3 Tips for the Elderly to Avoid Senior Targeted Scams - AHealthyLifeForUs.com


Monday, September 30, 2019

3 Tips for the Elderly to Avoid Senior Targeted Scams

Scammers & Senior Targets

The computer dependent world was paralyzed on May 12, 2017 as a result of a malware called WannaCry attacked more than 230,000 Microsoft operating system computers in 150 countries. This attack crippled business transactions immediately, hospitals, and transportation and communication systems. One of the recent tech scams to cause worldwide panic is WannaCry. It encrypts internet user’s computer data and demands ransom money to give it back. Until four days, the cyber-attack could not be contained from its outbreak. Microsoft President and legal adviser Brad Smith explained that the company has issued a security patch for system protection two months before the attack.

However, he was disappointed that few users updated their computer systems. He added that cyber criminals are becoming more and more sophisticated so Microsoft users should always update their systems. Even owners of older operating systems of Microsoft should update for protection against malware attacks and other tech scams. Software technology advances and so does hackers. Every time software companies come up with new and seemingly unhackable system defenses, hackers will come up with new means to penetrate those defenses. In total, 19 cyber-attack was recorded in 2016 alone and it affected companies such as Citibank, Yahoo.com, Banner health and other government institutions such as the U.S. Department of Treasury was not left out. The major people vulnerable to scammers are older adults as everybody else when it comes to tech scams. According to the Federal
Trade Commission data; computer scams rank fourth to the fraud complaints from seniors in 2016.

How to Avoid Senior Scams

  1. Watch out for signs that tell your personal information have been compromised. American Senior Communities (ASC) received an email from an ASC executive requesting copies of employees’ W-2s in January 2017. W-2 is a form which contains Social Security number, names, address and other information of an employee. The e-mail looked authentic so the payroll processor forwarded the W-2's as requested. Not until employees reported that the tax collecting agency rejected their tax returns did ASC figured out they've been scammed. The authorities and ASC got the report of the incident and they are currently paying for credit monitoring of their former and present employees.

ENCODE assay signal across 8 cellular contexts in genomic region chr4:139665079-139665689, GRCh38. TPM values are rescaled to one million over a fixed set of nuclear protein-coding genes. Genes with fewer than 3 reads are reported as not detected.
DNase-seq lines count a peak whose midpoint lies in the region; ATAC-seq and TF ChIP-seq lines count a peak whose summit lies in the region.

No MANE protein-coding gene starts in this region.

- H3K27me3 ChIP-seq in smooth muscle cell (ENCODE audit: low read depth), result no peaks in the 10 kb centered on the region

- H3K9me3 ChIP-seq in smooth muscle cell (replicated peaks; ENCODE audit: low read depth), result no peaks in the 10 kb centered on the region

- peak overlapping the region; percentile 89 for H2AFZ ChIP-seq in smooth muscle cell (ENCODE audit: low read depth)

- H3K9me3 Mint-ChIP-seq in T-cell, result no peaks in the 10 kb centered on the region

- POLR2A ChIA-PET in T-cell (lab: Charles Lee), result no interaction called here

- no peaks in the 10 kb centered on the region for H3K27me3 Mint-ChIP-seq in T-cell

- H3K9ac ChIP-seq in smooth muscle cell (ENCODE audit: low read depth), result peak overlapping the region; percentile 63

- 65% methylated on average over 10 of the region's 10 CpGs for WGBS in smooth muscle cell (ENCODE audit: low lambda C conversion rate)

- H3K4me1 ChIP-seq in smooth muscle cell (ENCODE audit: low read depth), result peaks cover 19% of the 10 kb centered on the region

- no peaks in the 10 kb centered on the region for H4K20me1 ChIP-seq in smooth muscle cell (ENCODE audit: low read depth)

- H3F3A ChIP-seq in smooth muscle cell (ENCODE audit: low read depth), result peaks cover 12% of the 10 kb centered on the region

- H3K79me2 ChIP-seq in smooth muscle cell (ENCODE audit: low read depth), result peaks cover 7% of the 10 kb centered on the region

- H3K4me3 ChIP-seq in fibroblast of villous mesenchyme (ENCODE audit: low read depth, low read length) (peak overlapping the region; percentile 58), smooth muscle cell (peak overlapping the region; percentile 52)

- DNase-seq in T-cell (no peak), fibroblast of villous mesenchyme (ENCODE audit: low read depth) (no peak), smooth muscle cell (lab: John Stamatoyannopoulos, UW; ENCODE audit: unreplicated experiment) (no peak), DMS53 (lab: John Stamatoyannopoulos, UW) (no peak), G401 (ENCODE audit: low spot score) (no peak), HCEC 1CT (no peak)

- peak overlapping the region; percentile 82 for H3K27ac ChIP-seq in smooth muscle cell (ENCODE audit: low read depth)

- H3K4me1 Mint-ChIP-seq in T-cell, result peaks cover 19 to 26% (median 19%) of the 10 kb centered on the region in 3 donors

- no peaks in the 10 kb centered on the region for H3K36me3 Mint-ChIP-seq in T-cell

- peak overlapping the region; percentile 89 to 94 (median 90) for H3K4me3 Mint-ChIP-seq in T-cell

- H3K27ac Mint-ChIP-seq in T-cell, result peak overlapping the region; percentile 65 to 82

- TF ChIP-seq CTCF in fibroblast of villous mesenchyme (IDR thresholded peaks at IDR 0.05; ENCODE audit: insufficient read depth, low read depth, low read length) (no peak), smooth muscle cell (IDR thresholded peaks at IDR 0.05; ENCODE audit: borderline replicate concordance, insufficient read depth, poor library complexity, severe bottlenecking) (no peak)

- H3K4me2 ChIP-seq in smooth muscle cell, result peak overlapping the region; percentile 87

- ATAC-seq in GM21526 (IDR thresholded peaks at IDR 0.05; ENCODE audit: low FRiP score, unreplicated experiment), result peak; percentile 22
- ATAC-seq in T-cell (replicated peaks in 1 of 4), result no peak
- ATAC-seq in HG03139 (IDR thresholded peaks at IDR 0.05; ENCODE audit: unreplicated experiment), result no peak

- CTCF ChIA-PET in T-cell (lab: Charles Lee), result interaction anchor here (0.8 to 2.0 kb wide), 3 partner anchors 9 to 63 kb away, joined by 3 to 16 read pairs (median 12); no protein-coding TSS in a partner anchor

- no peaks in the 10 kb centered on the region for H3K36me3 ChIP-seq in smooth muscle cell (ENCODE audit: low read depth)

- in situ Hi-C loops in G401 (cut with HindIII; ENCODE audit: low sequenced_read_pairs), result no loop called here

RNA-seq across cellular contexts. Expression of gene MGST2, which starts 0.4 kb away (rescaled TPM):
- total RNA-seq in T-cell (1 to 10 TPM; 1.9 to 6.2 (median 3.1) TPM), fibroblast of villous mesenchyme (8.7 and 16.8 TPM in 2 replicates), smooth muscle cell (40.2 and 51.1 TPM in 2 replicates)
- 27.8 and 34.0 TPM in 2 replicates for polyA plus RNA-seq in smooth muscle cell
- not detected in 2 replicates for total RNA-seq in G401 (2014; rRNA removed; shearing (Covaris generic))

2. Do not reply to malicious emails or click email attachments. Emails which doesn't address you by name, email with masked hyperlinks and attachments which are non-executable files are common signs of a malicious email. Double check emails which are requesting for personal information even if the sender is someone you know. Call the sender directly to confirm the authenticity of the email. Ignore calls or pop-up messages claiming they have found a virus on your PC and are offering to fix it. These tech scammers usually use names of big companies like Microsoft and claim to have found a virus or a malware on your computer. The posing technician will then install software to fix your PC and will later charge several hundred dollars through credit card or online payment. The software installed and the service they have provided are unnecessary because there is actually nothing wrong with your computer. The worst part is this tech scammers go as far as threaten victims that they will destroy their computer if they refuse the service being rendered.
  3. Always make sure that your security patches have the latest updates. Keeping your security patches up to date blocks hackers from using software vulnerabilities to penetrate your computer system. Recent Microsoft security patches can be set to update automatically so you don't have to worry that you haven't installed updates for your computer. This is not a 100% guarantee of safety against tech scams but it will make it harder for attackers to break into your system, therefore pushing less-determined hackers to lok for other vulnerable systems to penetrate.

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